PENSACOLA, Fla. (WKRG) — In June 2021, a group of Boy Scouts found human remains during a cleanup at Miraflores Park. Their findings led to the discovery of what was once an African American and Creole cemetery.
Mayor D.C. Reeves announced Tuesday at his weekly news conference that the remains were determined to be more than 75 years old.
“These were people,” said Mayor Reeves. “They were part of a community. These people could be ancestors of current Pensacolians. There are stories to be told here, and I believe the future of this park, how this study proceeds and how its story unfolds, should be handled delicately, and respectfully.”
The Boy Scouts alerted the Pensacola Police Department of the remains, but PPD, the Medical Examiners office and officials from the University of West Florida’s Anthropology Department concluded that no evidence of a crime was present in relation to the remains.
Skeletal analysis by UWF anthropologists found the remains likely of a woman between 35- and 44-years-old and a man between 40- and 47-years-old.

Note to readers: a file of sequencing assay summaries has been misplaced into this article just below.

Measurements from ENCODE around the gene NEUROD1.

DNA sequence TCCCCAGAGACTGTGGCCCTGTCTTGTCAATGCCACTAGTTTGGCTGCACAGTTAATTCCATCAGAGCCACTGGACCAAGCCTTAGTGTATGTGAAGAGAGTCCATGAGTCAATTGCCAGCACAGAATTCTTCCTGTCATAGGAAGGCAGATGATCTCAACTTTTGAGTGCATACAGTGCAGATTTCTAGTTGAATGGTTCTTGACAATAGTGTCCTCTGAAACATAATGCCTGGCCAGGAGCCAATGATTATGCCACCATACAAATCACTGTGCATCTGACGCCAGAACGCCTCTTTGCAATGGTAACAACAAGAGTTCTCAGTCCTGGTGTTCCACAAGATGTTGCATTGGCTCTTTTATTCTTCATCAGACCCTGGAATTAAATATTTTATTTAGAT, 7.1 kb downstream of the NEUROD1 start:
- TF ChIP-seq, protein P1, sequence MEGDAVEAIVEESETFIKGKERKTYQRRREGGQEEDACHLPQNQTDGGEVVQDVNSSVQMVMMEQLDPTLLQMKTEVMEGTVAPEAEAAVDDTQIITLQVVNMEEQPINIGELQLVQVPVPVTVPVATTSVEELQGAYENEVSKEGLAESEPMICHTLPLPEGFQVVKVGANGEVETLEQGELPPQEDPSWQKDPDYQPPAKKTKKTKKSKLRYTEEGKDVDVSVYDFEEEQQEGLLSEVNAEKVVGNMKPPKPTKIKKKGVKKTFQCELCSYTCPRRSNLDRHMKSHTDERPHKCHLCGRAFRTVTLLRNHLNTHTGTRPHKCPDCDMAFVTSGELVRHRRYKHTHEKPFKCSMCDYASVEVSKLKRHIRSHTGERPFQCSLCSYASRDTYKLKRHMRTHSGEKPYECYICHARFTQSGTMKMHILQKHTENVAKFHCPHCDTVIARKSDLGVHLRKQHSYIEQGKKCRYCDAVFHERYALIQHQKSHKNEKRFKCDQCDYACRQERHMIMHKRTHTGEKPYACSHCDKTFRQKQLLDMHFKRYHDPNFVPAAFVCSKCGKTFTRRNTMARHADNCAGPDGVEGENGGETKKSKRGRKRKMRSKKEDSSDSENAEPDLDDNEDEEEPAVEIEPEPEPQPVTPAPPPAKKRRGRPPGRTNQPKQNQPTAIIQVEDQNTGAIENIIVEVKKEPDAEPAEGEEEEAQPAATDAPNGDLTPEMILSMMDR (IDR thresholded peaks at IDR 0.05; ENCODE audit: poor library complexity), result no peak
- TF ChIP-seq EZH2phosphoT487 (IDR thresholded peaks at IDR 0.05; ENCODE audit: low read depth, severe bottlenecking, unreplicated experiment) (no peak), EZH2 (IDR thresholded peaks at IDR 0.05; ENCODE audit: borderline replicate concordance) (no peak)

The city of Pensacola announced multiple historic documents including newspaper articles, meeting minutes, legal records, and a map show the ground was used from 1884-1887 as a graveyard by people of African or Creole descent. The ground was previously known as Havana Square.
“During the historic period Pensacola was extremely diverse, and was composed as a multicultural community, that is not always easily defined,” said Adrianne Walker, the City of Pensacola Cultural Resources Coordinator.
The city is now exploring options for a ground penetrating radar and a non-invasive survey to determine if any other unmarked burials are located below ground.
The city of Pensacola has jurisdiction over the burial grounds, and Mayor Reeves will announce a Community Advisory Group that will determine how the community wants the park commemorated, and eventually plan a reinternment of the two individuals.
“It is important that we do not disturb the ground any further a Miraflores Park, and that we respect the final resting place of these historic community members,” said Walker.